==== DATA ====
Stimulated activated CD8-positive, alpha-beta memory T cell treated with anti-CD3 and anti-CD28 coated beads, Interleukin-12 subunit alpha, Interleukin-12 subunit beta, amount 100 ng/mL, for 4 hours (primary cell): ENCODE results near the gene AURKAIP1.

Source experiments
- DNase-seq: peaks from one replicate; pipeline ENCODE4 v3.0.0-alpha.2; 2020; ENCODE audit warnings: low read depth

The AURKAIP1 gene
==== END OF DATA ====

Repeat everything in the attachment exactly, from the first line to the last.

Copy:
Stimulated activated CD8-positive, alpha-beta memory T cell treated with anti-CD3 and anti-CD28 coated beads, Interleukin-12 subunit alpha, Interleukin-12 subunit beta, amount 100 ng/mL, for 4 hours (primary cell): ENCODE results near the gene AURKAIP1.

Source experiments
- DNase-seq: peaks from one replicate; pipeline ENCODE4 v3.0.0-alpha.2; 2020; ENCODE audit warnings: low read depth

The AURKAIP1 gene